The countdown to the private-sector IR35 reforms has begun. Come April 6th, organisations will be responsible for determining whether a contractor is ‘inside’ IR35 – i.e. deemed an employee for tax purposes – or if they sit outside the legislation.
While clients and contractors are understandably apprehensive of the reforms, what’s encouraging is that many companies are reaching out to contractors to guide them through their assessments.
Clients have been asking contractors whether they believe their work falls in or outside the scope of IR35. This empowers contractors to make decisions for themselves, leaning on the support of an agency like Talent when necessary.
This means that we all guide and support one another. After all, we’re all in this together.
Contractors assessing their own status can also prevent clients from making blanket inside decisions, something that could result in them losing highly-skilled workers who wish to work outside of the legislation.
Making fair assessments
Ideally, we’d like to see more companies making case-by-case assessments. Many of our contractors will be outside of the legislation due to the nature of their work – they are employed to deliver a set project using their niche skills, then they move on. Assessing each contractor on an individual basis opens the door to fairer and more accurate IR35 decisions.
The most important thing, though, is to make correct assessments. HMRC’s CEST tool is a good place to start, but we can also sit down with clients and contractors to go through the determining factors involved in an assessment, including things like duty of care, deliverables and equipment. We can help clients grasp these principles and advise on how to ensure contracts remain outside IR35.
Adopting a neutral stance
Here at Talent, we consider it our duty to help both clients and candidates navigate the post-IR35 landscape, equipping them with the tools and information they need to make fair and accurate assessments – and feel confident in doing so.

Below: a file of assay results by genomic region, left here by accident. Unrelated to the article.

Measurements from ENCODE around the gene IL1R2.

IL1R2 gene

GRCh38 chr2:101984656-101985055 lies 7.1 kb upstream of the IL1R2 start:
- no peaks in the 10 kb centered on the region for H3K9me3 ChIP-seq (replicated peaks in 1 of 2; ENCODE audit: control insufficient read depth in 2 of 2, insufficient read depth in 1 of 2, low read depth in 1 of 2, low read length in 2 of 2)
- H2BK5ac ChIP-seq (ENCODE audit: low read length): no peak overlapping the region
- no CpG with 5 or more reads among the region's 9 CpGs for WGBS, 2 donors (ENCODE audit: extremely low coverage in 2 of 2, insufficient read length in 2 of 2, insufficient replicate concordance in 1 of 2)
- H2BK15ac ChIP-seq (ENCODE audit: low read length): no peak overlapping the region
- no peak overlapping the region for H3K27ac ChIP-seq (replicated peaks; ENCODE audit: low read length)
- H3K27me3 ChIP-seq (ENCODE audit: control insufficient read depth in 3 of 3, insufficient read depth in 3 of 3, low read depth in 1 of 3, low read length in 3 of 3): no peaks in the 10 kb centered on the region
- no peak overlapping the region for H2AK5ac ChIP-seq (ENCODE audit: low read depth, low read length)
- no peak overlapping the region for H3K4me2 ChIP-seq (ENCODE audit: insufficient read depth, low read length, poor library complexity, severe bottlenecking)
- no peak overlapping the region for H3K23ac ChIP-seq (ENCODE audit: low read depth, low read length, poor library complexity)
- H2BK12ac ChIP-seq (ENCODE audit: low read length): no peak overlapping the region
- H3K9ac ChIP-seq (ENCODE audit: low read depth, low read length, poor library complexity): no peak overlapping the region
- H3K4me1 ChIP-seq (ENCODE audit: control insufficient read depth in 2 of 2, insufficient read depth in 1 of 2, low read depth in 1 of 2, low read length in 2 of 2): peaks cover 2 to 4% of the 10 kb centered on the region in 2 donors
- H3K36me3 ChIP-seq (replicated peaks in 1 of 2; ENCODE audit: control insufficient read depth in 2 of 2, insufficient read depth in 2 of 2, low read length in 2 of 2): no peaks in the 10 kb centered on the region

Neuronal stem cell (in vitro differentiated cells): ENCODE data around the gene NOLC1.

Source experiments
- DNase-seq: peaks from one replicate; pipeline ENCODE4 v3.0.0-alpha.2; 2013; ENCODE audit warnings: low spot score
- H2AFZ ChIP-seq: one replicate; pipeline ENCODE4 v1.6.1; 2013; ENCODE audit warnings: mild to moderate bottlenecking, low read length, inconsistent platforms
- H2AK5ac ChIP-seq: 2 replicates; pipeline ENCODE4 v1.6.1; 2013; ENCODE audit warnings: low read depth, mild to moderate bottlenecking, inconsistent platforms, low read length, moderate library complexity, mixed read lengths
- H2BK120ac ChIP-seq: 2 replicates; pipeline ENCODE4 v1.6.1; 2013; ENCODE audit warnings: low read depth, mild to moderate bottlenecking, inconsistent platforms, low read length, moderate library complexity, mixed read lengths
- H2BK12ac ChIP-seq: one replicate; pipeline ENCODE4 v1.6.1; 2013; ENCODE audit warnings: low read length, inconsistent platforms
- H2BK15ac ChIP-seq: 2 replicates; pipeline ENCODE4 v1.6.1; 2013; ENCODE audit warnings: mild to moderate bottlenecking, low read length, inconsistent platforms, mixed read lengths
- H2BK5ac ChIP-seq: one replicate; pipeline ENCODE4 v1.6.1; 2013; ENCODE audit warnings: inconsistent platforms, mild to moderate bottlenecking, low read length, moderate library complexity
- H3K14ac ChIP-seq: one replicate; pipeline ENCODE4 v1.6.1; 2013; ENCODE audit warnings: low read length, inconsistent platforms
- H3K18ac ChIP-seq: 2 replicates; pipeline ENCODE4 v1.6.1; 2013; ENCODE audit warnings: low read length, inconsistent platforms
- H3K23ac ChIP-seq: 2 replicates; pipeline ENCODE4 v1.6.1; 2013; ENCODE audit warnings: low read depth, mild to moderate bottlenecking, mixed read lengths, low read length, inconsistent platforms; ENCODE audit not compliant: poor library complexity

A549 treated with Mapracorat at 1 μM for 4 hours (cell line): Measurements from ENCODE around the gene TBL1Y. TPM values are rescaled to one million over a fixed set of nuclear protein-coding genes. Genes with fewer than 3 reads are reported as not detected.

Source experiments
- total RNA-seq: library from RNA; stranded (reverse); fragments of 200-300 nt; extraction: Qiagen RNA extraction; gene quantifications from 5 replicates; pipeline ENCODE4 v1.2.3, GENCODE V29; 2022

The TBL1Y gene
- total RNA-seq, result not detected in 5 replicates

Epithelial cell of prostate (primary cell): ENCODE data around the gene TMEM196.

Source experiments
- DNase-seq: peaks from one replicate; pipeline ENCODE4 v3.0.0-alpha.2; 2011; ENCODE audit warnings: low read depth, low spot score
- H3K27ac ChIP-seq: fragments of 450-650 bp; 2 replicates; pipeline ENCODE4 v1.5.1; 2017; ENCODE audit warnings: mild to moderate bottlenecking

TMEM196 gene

This involves us adopting a neutral stance. Not every client will be able to offer contracts that sit outside of IR35 and we must advise on the right strategy for each individual case. We’ve been praised for taking an impartial approach.
It’s helped that the public sector went through this recently in 2017. I worked in the sector at the time and it only took a few months for the dust to settle after the changes were implemented. The benefit now, of course, is that we’re more informed – and thus prepared – than we were in 2017, having already gone through the process and learned valuable lessons from it.
It would be naive (and simply wrong) to say that things aren’t going to change after April. We could see more contractors go permanent, fewer permanent roles may be available as a result, and clients might initially offer fewer contracts. There’s likely to be a huge shift in the dynamics and perception of contractors.
The market may be changing, but one thing that isn’t going to change is the value high-skilled tech contractors can add to an organisation. I recently spoke to a client who said that they’d have to hire two permanent employees to cover the work of one of their current contractors – this is testament to just how instrumental skilled tech contractors are to businesses.